Minimalism may be directed at all constitutionalists, but the primary audience for Cass Sunstein’s writings are persons whose leanings are center-left. Conservative understandings of the judicial function are more likely influenced by such conservative thinkers as Michael McConnell than by jurists on the editorial board of The American Prospect. Should Sunstein successfully persuade many readers, the most likely outcome is that the next generation of potential progressive Justices will be committed to some version of judicial minimalism. Debate over judicial minimalism should, therefore, be one of the central debates associated with progressive shadow constitutions. This debate is over what progressives should do when in power, and is not about how to influence the suburban conservatives who govern at present. Progressives participating in this conversation should remember that our willingness to be minimalists when we control official constitutional meanings does not mean that conservatives will be minimalists when they control official constitutional meanings.55




2. The Senator Kennedy Strategy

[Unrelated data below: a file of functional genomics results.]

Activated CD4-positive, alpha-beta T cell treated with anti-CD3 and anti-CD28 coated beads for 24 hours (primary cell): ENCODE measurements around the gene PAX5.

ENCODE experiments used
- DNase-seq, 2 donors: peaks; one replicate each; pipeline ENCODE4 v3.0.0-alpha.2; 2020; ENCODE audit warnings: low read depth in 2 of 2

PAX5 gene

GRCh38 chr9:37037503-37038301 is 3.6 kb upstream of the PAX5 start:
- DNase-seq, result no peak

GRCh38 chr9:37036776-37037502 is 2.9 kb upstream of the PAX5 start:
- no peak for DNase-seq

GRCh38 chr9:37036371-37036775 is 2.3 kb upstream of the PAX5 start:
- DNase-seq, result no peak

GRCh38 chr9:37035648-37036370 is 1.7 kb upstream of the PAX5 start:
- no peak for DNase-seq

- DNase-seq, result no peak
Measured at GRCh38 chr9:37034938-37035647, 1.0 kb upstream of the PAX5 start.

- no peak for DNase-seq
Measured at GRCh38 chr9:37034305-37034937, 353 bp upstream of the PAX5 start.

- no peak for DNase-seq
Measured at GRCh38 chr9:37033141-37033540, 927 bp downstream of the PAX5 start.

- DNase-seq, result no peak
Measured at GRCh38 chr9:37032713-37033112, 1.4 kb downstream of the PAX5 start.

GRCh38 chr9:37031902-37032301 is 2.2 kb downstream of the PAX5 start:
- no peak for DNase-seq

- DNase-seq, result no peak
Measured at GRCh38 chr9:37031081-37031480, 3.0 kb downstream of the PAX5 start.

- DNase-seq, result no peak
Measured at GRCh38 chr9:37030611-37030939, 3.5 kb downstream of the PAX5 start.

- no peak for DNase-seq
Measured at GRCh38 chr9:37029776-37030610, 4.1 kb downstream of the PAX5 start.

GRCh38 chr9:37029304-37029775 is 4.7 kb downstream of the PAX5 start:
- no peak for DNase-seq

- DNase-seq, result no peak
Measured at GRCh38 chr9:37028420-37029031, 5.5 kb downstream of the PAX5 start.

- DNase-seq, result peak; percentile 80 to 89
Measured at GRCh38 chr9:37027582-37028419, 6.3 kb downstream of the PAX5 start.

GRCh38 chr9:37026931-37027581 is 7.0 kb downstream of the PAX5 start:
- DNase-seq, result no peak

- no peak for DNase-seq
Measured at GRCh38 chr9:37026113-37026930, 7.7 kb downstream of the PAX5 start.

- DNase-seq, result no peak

Progressive constitutional theorists are better advised to help Senator Kennedy than Justice Kennedy in making constitutional choices. Senator Kennedy and other progressive officials in Congress are far more likely than country-club Republicans to be influenced by constitutionalists who identify with the Left. Liberal Democrats presently lack the power necessary to make their constitutional vision the fundamental law of the land. They may, however, be able to influence official constitutional meanings at the margin by taking advantage of the filibuster and other legislative practices that permit cohesive minorities in the national legislature to exercise some influence on public policy. Some constitutional openings may be determined solely by political possibility. Senator Kennedy may find that forty-one Senators are willing to filibuster against a bill banning abortion, but that only thirty Senators will support a filibuster against a bill reducing assistance to poor civil litigants. Other constitutional openings may require progressives to decide on the lesser of two evils. Liberal Democrats may be able to restore some funding for abortion or legal assistance, but not both. Senator Kennedy and his political allies may need some standards for determining when a judicial or executive nominee is too conservative.